I was born in Atlanta and lived there for the first few years of my life.
It was a different Atlanta and was actually called "Atlanta," not "the A-T-L" or any such thing.
It was the era when folks went to the big Rich's downtown store and dined in the Magnolia Room. You wore your Sunday clothes and looked your best. It was not unusual to see a lady wearing white gloves. Men wore nice suits or jackets and a starched shirt with a tie.
Now, don't get me wrong. White gloves and starched shirts don't make you any more than you already are. But they are an indication that you took pride in getting dressed up for a nice luncheon on the town.
Somehow or another, we decided a few years ago that it was OK for young men to wear pants that were about two inches too big for their waists. This allows their drawers to show.
The reverse is true for women, they wear tight tops that have little skimpy straps and then put a bra on for everybody to see the straps and then some.
This stuff used to be referred to as underwear. It went under your clothes. It was not designed for public viewing, except in the pages of the Sears, Roebuck catalog.
In preschool, we used to cut up the Sears catalog and paste up pictures that were supposed to be our family. I tended to select a sultry blonde as the stand-in for Momma. Dad was a tall guy in a suit. For my brother, I picked a smart-looking teenager. For me, it was a young boy with matinee idol good looks. One of us had to look real.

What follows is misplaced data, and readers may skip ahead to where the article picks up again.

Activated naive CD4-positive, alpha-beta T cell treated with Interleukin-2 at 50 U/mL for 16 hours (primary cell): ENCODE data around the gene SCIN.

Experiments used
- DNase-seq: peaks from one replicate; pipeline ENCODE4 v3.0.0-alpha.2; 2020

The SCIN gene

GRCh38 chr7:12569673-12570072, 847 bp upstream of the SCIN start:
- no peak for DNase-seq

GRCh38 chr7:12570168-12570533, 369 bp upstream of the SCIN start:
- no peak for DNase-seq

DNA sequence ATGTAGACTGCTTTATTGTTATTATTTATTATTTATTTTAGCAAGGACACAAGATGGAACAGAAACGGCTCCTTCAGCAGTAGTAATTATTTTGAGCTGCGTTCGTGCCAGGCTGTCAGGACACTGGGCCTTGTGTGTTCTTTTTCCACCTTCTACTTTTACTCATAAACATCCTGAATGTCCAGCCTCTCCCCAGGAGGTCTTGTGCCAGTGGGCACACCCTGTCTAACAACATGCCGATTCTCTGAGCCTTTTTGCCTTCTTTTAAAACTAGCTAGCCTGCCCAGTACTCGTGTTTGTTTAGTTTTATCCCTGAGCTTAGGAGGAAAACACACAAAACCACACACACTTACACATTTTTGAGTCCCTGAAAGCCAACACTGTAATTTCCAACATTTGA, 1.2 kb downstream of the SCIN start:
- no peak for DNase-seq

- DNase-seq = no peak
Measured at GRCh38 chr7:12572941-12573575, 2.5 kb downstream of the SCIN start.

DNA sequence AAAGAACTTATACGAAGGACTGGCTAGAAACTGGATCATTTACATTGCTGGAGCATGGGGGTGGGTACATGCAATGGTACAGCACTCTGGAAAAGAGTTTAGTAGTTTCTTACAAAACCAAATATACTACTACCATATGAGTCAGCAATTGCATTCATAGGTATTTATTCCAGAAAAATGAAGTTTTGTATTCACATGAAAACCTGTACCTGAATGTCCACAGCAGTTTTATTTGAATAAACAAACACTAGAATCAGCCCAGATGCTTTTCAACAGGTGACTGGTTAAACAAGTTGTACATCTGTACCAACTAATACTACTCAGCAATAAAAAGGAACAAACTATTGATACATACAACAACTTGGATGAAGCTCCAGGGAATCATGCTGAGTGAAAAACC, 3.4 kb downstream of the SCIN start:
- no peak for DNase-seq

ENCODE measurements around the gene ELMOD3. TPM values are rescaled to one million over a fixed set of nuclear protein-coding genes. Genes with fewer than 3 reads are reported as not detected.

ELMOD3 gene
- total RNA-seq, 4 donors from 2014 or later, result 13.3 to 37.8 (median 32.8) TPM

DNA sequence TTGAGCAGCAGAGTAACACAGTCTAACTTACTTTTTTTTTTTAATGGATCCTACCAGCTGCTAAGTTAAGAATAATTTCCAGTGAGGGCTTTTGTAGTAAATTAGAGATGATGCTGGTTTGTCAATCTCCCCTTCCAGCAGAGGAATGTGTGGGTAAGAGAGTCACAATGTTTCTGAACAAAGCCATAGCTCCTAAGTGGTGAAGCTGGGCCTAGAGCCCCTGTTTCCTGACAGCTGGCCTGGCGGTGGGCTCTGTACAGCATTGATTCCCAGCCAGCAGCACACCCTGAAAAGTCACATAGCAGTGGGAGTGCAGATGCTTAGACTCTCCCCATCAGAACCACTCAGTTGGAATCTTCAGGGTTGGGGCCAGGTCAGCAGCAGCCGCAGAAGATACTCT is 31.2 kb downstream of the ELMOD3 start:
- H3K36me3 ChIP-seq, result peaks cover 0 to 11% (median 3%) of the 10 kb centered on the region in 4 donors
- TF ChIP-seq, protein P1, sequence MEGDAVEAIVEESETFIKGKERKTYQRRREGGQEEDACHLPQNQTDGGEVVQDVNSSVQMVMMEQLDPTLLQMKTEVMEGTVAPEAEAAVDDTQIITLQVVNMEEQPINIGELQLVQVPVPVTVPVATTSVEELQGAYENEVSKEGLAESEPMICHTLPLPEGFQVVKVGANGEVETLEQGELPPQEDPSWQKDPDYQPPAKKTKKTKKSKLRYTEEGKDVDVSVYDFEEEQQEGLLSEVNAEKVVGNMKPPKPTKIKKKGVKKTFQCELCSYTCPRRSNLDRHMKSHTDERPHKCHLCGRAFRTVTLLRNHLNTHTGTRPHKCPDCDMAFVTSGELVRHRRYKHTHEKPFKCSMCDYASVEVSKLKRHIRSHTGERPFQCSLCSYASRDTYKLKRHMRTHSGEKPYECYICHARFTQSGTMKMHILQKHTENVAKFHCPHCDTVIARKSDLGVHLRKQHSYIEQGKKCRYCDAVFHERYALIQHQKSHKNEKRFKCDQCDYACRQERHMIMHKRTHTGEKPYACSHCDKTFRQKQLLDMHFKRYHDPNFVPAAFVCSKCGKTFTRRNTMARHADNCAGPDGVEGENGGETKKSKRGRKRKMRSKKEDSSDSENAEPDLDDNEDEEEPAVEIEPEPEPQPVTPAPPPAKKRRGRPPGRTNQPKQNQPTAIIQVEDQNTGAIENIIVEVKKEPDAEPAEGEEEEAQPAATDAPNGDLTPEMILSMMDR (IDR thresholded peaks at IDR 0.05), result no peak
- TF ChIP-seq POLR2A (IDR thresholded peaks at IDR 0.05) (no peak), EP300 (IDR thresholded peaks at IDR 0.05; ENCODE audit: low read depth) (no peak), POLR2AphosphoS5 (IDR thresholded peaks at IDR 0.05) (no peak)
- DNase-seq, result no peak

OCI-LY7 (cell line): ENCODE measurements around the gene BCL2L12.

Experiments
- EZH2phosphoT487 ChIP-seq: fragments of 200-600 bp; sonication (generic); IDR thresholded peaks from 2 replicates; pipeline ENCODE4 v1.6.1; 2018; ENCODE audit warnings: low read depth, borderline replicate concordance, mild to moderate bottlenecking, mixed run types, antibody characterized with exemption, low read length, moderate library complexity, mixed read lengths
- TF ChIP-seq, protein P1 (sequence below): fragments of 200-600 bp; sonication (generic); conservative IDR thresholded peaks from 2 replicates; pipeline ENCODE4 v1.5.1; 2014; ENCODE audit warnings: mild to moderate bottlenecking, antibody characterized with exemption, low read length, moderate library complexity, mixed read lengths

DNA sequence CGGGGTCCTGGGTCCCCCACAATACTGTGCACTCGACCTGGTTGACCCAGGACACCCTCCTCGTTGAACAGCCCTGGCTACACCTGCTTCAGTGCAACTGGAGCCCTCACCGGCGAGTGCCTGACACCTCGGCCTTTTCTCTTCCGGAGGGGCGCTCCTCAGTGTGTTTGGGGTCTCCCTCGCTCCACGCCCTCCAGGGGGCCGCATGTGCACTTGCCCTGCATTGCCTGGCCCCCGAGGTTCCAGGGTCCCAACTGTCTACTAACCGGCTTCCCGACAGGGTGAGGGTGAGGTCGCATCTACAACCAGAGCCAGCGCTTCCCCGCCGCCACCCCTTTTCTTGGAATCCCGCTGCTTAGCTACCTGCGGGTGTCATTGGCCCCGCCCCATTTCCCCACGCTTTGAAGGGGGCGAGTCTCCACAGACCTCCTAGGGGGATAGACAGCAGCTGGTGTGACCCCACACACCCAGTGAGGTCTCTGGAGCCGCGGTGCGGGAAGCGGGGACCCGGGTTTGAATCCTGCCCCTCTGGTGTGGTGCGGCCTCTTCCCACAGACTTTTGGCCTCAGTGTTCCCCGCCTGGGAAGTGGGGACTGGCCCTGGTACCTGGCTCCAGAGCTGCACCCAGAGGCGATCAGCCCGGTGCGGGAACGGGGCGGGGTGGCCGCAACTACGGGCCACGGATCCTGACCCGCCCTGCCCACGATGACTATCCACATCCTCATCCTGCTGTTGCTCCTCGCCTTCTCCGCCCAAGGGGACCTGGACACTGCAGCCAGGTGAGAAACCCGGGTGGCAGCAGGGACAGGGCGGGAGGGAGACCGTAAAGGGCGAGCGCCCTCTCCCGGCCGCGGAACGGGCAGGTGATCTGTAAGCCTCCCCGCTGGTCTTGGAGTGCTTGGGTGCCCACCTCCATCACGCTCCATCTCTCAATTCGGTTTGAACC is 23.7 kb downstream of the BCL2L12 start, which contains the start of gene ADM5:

Malcom was a boy in preschool who just never quite fit in. He would sing the Jim Reeves classic, "He'll Have to Go," while the rest of us sang "Jesus Loves Me."
When we did that cut out your family thing, Malcom ventured into uncharted territory. He cut out his family from the underwear pages of the treasured catalog.
Malcom was good at one thing - he knew his way around a pair of scissors. He cut out the woman he selected to be his mom with exquisite detail. When he pasted his scantly-clad family on the construction paper, our teacher confiscated the picture and Malcom and took him to the preacher's office for what I assume to be a serious discussion on that part of the Bible where it talks about looking at underwear. I forget if that's near the story of the Little Drummer Boy or the place where it says "God helps those that help themselves."
I remember Malcom's cut-out mama, even in her undergarments, was mostly covered up. Remember, I'm talking about the mid-1960s. Victoria's Secret was still very much a secret.
But now comes word that Atlanta, my much maligned hometown, may be about to pass an ordinance making baggy britches and exposed bra straps a violation of the law.
Based on what I've seen in concert pictures, they may have to go into Philips Arena, commandeer the microphone and say, "You're all under arrest."
Word is that the American Civil Liberties Union is gearing up to fight it.
What about my rights? Don't I have the right to walk around without looking at your undergarments?
Some smarty pants (with his drawers showing) would have something to say about this if he was smart enough to read a newspaper.
Since he isn't, I'll just let him enjoy the right to remain silent.
Harris Blackwood, a native of Social Circle, is on the editorial board of The Gainesville Times. Send e-mail to email@example.com